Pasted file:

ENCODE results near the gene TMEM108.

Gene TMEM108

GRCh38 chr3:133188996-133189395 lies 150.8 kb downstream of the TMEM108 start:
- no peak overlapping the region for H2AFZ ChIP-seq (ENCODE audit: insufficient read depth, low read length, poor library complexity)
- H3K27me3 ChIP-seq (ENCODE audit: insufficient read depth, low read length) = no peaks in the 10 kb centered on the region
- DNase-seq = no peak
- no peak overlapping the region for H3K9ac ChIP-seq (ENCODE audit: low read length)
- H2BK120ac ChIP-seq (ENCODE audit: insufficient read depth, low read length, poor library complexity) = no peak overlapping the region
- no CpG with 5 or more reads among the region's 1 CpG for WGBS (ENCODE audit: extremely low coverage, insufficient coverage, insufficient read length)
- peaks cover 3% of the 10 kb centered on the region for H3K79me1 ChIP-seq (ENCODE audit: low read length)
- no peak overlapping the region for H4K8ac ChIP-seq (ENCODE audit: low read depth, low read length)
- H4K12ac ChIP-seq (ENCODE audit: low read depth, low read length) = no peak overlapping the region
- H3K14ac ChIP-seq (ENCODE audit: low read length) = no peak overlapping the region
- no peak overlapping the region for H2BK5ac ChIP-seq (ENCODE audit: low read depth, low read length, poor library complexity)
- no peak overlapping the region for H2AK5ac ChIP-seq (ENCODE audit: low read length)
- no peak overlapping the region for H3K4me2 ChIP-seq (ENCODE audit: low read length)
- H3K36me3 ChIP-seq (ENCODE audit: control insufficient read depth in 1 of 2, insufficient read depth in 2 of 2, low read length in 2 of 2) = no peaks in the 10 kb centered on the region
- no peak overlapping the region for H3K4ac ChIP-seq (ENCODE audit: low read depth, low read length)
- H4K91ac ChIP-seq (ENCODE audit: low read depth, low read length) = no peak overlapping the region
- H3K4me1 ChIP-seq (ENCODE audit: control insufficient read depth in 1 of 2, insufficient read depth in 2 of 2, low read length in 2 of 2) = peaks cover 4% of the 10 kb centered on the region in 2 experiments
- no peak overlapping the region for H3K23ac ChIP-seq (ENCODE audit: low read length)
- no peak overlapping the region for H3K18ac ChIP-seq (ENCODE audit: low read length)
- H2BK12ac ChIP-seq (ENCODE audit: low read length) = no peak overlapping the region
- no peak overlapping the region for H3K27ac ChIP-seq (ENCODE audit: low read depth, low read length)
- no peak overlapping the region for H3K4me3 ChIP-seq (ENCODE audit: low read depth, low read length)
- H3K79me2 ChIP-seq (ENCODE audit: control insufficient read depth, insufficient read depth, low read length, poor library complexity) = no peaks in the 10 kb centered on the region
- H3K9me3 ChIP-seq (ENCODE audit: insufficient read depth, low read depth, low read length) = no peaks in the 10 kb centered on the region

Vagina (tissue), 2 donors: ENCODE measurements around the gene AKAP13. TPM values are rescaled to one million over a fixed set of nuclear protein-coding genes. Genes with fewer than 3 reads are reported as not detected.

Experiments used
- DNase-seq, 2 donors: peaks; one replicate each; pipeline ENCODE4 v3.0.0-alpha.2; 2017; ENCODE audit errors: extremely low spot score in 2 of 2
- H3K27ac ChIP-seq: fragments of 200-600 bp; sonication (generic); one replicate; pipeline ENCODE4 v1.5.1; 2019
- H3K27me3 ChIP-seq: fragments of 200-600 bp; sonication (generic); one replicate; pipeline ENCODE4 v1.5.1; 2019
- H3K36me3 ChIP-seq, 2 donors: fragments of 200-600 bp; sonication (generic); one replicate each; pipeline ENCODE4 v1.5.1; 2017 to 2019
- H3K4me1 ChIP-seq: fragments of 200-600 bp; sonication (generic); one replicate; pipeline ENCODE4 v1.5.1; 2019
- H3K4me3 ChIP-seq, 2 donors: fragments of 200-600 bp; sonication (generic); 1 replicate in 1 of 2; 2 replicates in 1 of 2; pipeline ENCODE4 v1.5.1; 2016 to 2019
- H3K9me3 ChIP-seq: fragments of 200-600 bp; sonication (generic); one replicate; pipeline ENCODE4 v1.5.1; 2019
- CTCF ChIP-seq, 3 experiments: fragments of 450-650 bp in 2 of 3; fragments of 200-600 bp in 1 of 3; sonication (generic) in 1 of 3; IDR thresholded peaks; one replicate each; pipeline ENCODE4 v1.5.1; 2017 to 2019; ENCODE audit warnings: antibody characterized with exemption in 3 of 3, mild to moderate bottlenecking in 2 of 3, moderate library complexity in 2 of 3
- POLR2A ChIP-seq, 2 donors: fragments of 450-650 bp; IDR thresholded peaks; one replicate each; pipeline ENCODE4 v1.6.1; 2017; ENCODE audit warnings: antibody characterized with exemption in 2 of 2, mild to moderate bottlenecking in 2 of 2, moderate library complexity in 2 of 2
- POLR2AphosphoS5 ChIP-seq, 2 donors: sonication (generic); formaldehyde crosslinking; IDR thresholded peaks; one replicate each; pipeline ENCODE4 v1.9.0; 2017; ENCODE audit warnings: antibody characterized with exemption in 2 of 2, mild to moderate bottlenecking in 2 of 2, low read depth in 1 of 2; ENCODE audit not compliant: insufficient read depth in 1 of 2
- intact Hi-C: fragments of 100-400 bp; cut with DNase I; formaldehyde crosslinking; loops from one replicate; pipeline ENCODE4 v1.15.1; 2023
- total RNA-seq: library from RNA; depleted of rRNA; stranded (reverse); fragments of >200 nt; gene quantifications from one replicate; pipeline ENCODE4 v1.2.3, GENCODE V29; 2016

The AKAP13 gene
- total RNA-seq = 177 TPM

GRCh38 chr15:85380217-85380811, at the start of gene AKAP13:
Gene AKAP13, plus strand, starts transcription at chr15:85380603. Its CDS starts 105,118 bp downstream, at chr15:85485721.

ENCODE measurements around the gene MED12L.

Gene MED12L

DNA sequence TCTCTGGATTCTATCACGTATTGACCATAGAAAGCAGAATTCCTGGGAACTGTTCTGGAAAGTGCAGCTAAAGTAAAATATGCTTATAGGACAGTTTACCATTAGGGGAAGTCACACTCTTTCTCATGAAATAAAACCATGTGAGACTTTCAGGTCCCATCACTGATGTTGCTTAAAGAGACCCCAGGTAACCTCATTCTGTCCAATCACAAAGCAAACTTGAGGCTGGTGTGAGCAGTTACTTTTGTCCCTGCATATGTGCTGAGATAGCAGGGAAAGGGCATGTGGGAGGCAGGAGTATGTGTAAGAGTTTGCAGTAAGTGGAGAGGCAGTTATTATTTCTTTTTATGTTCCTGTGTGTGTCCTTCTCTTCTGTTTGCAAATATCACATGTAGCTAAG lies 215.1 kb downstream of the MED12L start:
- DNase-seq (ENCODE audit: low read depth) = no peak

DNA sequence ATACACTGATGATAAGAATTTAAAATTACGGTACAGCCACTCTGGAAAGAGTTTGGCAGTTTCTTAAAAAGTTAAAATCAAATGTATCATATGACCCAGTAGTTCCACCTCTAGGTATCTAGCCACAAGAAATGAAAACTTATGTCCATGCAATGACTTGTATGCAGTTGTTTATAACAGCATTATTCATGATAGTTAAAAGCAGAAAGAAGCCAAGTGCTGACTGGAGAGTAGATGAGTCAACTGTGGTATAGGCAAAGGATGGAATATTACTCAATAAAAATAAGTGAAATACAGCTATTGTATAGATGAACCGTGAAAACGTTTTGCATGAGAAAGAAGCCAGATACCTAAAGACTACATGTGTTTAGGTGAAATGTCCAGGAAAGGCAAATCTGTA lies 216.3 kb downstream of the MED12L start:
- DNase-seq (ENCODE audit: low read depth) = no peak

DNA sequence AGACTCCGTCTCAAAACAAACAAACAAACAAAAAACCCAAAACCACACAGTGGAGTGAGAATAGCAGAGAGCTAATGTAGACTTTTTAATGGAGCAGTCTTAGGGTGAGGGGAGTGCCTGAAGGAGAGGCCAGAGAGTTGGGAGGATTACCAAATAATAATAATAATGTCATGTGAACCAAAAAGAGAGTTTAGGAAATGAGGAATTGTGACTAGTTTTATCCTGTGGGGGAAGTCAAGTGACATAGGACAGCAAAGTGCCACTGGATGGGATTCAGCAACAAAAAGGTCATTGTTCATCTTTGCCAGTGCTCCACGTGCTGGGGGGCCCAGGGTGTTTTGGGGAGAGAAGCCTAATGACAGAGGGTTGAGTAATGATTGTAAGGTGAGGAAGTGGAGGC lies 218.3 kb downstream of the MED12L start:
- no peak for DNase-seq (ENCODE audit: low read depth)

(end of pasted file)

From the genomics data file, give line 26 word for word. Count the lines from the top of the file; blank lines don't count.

- H3K79me2 ChIP-seq (ENCODE audit: control insufficient read depth, insufficient read depth, low read length, poor library complexity) = no peaks in the 10 kb centered on the region